Photography was an important part of Mohamedi's art-making, and I think you can observe the relationship between the images she sought out in the world. There are lines and planes which advance and recede, and there are highlights and shadows which create dark contrasting values. By looking at her photos you can begin to understand how she translated them into her layered but minimalist drawings.
Nasreen Mohamedi, Untitled, 1971
Nasreen Mohamedi, Untitled
One concluding thought from Ghoshal: "Both [Zarina and Mohamedi] gave us new ways of seeing; they proved that there is more to emptiness than meets the eye, long before life forced us to reckon with the very same notion under lockdown."
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Links
Philip Guston, Native's Return, 1957
One:
A new book about Philip Guston's life and work gives some insight into the artist's abstract paintings and why he once said that he couldn't find any freedom in abstract art.
 



Two:
In 1950s Provincetown, a black painter named Bob Thompson arrived to re-invent art history. Below, Thompson painting on the beach accompanied by his wife Carol. 



Three:
Another look into the Gerhard Richter retrospective at the Met Breuer, which can be viewed in its entirety online now.
Hope you've enjoyed this latest installment of the newsletter. Next week we've got another interview coming up with my friend and former classmate Michael MacMahon and I'm really excited to share his work with you.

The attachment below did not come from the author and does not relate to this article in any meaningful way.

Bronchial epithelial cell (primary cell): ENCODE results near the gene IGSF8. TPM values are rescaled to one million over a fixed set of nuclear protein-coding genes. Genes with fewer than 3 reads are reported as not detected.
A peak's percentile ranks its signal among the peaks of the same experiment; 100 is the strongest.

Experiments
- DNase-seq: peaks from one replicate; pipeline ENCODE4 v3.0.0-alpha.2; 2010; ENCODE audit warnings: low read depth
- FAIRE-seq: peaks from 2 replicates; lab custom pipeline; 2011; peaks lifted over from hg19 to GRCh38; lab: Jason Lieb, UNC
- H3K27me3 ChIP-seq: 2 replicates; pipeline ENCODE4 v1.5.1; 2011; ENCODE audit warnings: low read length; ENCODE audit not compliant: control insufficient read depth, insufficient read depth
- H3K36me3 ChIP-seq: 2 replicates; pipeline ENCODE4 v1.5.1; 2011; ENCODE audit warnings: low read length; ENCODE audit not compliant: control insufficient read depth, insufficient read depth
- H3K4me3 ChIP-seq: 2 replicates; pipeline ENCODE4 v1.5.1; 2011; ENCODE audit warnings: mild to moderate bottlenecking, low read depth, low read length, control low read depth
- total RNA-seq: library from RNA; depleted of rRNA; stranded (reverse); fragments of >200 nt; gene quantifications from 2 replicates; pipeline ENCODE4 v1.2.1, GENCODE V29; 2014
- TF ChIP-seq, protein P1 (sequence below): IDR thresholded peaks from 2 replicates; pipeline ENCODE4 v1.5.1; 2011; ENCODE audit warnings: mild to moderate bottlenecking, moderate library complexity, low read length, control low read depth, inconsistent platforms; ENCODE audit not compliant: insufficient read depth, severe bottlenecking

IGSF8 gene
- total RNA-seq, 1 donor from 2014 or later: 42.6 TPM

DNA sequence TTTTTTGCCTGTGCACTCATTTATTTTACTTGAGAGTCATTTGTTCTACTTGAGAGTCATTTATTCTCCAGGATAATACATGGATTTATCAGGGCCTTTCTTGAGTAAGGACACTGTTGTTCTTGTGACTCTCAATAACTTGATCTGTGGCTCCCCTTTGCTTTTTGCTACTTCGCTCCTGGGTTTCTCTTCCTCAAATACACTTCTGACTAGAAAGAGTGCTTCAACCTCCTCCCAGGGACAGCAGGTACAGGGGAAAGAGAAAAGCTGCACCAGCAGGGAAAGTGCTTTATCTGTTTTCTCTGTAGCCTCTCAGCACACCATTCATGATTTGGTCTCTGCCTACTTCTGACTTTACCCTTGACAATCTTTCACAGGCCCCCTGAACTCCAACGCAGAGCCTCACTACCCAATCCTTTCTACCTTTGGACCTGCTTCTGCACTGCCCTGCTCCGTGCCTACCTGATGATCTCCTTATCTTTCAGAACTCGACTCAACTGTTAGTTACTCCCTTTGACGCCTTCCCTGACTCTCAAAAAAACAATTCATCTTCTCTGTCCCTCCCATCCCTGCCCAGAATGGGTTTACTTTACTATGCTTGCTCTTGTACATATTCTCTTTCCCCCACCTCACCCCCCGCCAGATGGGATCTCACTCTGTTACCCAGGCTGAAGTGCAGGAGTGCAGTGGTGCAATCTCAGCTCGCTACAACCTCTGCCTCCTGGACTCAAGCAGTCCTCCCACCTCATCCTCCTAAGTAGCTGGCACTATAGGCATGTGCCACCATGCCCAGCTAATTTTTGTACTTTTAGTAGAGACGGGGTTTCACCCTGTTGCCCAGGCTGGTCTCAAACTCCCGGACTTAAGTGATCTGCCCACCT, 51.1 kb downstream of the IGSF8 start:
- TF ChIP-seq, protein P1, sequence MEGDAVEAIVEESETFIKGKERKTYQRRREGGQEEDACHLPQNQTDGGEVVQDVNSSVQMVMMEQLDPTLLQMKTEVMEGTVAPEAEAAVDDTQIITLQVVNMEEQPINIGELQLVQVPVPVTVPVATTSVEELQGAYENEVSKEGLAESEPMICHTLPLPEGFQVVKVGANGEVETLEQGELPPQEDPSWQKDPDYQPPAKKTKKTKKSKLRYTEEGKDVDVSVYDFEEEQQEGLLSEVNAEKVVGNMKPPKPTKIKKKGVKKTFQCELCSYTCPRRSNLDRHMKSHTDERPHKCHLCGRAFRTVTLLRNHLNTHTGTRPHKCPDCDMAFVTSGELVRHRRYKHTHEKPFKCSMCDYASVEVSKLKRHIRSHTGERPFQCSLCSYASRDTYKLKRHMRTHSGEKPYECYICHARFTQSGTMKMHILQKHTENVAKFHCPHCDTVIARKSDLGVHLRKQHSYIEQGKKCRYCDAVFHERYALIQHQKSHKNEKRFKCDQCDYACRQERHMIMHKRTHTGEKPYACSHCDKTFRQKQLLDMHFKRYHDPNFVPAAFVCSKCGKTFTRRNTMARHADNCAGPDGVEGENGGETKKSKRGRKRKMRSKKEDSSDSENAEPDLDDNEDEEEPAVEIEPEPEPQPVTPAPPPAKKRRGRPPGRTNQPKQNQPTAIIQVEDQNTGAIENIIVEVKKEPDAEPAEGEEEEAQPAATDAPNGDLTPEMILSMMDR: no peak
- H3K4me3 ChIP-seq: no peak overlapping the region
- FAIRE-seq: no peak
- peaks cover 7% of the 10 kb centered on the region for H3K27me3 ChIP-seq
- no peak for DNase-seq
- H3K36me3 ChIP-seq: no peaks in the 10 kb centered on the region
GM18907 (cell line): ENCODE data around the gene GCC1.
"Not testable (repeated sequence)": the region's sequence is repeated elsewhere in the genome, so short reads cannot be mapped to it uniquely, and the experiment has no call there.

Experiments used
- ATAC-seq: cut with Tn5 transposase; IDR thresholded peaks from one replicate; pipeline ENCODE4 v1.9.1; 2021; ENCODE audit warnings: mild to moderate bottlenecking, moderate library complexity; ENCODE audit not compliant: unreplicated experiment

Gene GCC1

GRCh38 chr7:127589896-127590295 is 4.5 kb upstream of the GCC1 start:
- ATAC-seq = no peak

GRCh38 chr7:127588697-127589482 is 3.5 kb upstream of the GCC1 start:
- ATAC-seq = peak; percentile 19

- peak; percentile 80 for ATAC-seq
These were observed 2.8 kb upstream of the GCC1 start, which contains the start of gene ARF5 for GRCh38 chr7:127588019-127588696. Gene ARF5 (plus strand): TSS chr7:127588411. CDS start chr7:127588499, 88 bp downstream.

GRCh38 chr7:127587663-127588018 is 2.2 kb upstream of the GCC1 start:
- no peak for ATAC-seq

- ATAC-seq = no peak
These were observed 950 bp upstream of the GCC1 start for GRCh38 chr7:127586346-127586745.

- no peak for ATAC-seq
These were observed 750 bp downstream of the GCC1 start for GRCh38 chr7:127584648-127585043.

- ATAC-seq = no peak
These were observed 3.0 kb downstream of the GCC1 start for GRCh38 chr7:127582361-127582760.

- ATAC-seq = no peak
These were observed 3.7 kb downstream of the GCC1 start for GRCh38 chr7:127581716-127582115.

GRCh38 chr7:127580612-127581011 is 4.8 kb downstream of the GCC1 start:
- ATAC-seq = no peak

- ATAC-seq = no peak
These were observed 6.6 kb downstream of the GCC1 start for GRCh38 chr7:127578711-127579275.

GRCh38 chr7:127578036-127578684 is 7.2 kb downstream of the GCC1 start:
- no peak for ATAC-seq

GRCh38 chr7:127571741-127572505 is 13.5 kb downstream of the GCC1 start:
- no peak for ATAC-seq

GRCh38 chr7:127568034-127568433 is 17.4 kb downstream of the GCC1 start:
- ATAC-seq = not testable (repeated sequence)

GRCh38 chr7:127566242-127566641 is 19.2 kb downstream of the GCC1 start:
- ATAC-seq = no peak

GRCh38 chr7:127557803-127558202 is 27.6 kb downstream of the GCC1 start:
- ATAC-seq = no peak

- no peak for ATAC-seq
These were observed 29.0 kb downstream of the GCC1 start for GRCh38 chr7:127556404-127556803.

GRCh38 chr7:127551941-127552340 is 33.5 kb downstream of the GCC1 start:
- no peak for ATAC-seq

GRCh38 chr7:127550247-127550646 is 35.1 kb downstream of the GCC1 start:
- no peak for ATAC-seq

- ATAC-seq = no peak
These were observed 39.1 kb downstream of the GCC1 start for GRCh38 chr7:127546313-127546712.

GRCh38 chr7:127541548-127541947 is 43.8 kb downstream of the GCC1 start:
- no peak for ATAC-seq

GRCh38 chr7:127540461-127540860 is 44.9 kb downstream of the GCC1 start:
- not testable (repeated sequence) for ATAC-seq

To steal something from the artist Austin Kleon (who stole it from the Austin Chronicle newspaper), this newsletter is free but not cheap. 
 
Chip in a few $$
I've been spending more and more hours each week researching and writing about new artists for me and you to lovingly gaze at. So if you can chip in a few dollars, I would very much appreciate it. 
Bob Thompson, Blue Madonna, Oil on canvas, 1961
And so we reach the end of another Tuesday Night letter. These ones are all pretty jazzy. Please enjoy these tunes and keep the painting vibes going:

Dorothy Ashby - Essence of Sapphire
Bonobo - Kong/Ketto (Live)
Ahmad Jamal - Crazy He Calls Me
Yusef Lateef - Love Theme from The Robe


See you next time!